- The risk to the fetus is caused solely by interventions or procedures that hold out the prospect of direct benefit for the woman or the fetus; or, if there is no such prospect of benefit, the risk to the fetus is not greater than minimal and the purpose of the research is the development of important biomedical knowledge which cannot be obtained by any other means;
- Any risk is the least possible for achieving the objectives of the research;
- The pregnant woman’s consent is obtained in accord with the informed consent provisions of 45 CFR part 46, subpart A;
- If the research holds out the prospect of direct benefit solely to the fetus then the consent of the pregnant woman and the father is obtained in accord with the informed consent provisions of 45 CFR part 46, subpart A, except that the father’s consent need not be obtained if he is unable to consent because of unavailability, incompetence, or temporary incapacity or the pregnancy resulted from rape or incest;
- Each individual providing consent is fully informed regarding the reasonably foreseeable impact of the research on the fetus or neonate;
- For children as defined in § 46.402(a) who are pregnant, assent and permission are obtained in accord with the provisions of 45 CFR part 46, subpart D;
- No inducements, monetary or otherwise, will be offered to terminate a pregnancy; Individuals engaged in the research will have no part in any decisions as to the timing, method, or procedures used to terminate a pregnancy; and Individuals engaged in the research will have no part in determining the viability of a neonate.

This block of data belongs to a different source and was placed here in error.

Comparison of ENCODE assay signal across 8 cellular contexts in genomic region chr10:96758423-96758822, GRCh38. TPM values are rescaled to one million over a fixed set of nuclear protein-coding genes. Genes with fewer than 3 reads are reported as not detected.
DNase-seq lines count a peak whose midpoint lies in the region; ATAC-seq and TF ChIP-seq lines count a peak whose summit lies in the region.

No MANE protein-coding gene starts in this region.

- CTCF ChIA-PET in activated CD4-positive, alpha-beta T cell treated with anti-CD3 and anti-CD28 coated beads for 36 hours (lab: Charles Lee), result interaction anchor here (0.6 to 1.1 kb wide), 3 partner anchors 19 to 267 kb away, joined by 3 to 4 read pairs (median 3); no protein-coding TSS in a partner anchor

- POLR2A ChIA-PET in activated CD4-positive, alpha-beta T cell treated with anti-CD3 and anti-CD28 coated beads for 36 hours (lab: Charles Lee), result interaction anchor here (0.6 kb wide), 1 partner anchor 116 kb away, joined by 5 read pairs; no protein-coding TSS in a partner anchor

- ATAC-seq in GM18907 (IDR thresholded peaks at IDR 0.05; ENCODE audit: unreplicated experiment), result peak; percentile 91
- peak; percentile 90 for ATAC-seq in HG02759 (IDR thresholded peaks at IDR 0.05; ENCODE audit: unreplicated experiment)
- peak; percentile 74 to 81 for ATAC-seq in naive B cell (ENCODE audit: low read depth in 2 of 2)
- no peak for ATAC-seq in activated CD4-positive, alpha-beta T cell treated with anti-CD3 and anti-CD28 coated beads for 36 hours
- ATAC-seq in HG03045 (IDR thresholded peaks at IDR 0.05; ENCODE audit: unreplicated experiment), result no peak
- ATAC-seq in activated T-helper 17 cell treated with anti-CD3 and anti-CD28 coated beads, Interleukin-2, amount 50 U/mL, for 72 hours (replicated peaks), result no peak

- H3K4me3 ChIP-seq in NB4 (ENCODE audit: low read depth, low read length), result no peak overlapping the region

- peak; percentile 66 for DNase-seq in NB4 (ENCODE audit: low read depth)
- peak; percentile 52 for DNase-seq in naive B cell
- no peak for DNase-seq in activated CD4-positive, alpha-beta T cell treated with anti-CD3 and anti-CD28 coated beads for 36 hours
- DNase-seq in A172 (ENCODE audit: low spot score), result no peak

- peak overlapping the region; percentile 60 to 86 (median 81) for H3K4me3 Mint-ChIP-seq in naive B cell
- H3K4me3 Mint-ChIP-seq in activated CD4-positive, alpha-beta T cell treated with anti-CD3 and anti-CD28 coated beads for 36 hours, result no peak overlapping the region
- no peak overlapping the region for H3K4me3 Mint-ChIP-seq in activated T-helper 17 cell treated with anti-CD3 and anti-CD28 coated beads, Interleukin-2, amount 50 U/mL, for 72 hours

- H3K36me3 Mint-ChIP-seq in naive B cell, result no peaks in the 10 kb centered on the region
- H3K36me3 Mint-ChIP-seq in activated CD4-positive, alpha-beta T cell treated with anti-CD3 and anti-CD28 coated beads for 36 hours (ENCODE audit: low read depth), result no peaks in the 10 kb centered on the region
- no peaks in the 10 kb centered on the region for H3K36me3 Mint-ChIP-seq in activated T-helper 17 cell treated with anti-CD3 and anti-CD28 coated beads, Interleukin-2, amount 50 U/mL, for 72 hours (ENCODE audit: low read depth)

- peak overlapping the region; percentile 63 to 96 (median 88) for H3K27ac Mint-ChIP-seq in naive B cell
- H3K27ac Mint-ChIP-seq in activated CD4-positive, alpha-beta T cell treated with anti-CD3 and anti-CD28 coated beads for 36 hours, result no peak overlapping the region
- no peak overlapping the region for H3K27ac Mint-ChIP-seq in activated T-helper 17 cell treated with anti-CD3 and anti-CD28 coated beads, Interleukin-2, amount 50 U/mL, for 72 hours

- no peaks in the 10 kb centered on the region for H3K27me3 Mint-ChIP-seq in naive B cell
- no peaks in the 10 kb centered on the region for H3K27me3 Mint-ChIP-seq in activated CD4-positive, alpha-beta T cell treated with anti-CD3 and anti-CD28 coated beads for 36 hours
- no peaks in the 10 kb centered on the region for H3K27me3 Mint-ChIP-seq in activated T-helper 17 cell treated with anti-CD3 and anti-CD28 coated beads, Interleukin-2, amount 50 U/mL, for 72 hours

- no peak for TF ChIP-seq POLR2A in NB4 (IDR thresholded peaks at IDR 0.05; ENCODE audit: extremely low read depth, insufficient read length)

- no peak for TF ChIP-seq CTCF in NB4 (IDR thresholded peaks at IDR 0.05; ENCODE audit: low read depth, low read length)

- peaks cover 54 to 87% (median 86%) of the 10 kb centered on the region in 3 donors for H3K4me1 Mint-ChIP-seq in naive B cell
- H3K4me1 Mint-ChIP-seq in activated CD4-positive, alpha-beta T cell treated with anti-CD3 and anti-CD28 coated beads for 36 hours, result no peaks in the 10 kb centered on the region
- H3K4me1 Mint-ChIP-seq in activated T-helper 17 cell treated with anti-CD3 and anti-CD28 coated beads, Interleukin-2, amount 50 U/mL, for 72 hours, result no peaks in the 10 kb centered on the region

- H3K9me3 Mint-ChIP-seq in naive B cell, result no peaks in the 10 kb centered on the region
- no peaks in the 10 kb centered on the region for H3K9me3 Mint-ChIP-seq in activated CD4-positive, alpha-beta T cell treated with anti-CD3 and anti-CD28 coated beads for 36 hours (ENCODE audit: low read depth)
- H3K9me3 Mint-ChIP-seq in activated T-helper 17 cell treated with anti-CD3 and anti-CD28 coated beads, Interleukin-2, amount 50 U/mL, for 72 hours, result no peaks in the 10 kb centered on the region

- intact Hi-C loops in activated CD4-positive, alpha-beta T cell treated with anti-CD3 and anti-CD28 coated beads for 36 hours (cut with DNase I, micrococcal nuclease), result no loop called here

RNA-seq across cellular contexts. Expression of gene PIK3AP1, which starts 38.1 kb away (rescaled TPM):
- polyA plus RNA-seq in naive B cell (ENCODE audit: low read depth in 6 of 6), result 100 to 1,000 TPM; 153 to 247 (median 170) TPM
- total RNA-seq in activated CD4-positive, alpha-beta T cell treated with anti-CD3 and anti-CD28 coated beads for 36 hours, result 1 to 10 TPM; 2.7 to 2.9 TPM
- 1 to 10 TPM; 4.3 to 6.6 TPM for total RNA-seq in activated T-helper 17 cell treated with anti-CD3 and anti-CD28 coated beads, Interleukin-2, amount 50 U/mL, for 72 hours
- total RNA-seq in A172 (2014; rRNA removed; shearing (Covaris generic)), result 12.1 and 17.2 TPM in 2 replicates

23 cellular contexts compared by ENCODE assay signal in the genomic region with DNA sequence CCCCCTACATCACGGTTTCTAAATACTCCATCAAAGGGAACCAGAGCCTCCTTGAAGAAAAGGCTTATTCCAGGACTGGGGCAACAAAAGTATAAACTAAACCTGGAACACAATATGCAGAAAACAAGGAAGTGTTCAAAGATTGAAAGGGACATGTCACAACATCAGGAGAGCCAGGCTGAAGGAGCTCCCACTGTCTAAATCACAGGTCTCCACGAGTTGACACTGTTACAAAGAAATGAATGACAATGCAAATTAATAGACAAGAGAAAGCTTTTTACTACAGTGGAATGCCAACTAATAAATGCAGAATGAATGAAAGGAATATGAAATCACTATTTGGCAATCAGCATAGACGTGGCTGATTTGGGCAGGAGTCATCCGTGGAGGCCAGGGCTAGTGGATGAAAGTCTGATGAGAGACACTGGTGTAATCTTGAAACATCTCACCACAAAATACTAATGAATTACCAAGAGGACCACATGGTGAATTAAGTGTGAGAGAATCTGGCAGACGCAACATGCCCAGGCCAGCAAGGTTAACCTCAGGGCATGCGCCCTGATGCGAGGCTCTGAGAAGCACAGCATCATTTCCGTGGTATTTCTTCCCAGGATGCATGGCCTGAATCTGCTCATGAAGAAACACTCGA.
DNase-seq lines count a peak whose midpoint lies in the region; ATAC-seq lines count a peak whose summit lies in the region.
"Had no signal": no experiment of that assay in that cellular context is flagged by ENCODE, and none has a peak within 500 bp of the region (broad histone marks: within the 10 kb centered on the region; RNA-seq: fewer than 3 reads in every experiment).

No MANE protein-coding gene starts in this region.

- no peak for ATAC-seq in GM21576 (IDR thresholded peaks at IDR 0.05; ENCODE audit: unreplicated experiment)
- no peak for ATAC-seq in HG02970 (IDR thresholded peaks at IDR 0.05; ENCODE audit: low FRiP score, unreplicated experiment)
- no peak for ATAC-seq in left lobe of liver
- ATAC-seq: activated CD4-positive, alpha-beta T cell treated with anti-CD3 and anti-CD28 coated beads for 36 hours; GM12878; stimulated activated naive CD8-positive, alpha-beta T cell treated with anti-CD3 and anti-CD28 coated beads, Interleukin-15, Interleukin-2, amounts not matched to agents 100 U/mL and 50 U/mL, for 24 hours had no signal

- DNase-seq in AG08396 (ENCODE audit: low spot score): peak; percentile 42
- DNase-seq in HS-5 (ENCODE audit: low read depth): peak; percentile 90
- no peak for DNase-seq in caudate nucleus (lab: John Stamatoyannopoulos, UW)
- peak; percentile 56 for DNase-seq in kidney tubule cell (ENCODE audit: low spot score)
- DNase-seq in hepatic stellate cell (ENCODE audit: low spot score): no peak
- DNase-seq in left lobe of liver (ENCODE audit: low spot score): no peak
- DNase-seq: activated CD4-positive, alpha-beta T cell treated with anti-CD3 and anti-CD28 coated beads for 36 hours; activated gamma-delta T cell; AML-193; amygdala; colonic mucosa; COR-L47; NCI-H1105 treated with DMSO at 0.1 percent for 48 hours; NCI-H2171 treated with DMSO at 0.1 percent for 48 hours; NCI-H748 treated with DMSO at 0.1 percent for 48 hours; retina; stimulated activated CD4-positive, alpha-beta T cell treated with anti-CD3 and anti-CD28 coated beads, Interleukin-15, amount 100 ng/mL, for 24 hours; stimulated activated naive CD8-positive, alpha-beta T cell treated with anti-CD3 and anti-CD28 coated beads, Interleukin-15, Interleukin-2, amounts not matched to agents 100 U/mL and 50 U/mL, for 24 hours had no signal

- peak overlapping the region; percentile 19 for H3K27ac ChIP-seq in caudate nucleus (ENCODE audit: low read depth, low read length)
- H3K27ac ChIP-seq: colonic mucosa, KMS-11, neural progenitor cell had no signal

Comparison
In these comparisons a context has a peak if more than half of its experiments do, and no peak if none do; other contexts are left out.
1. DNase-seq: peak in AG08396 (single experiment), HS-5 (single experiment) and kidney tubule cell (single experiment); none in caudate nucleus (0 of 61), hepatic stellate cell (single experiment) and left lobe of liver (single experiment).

Including Pregnant Women in Research
The FDA’s draft policy presents a set of “ethically justifiable” circumstances for including pregnant women in research. The guidelines call for adequate preclinical studies (such as in pregnant animals) and research data about women who are not pregnant. Safety concerns also play a role for the FDA—that is, there should be no other way to assess drug safety than involving pregnant women. In considering premarketing settings, the FDA wants to require that participation in research presents a prospect of unique, direct benefit to the parent or fetus.
The guidance also proposes guidelines about the risks and benefits of including pregnant women in research, the timing of enrolling pregnant women, safety reporting in such studies, and when to end a study with pregnant women.
Some Implications for IRB Review
This FDA draft guidance presents some specific issues for institutional review board (IRB) consideration. For one, it states that IRBs reviewing research involving pregnant women should include a board member with adequate expertise. On the topic of informed consent, the guidance document endorses a re-consenting process for anyone that becomes pregnant in the course of a study. This represents a new concept and process for protocol writers and for IRBs that more often exclude pregnant women than consider how to include them in research.
This new guidance document aims toward resolution of a longstanding dilemma in research. By focusing on cautious inclusion, FDA’s guidance could offer novel routes to improving care during pregnancies.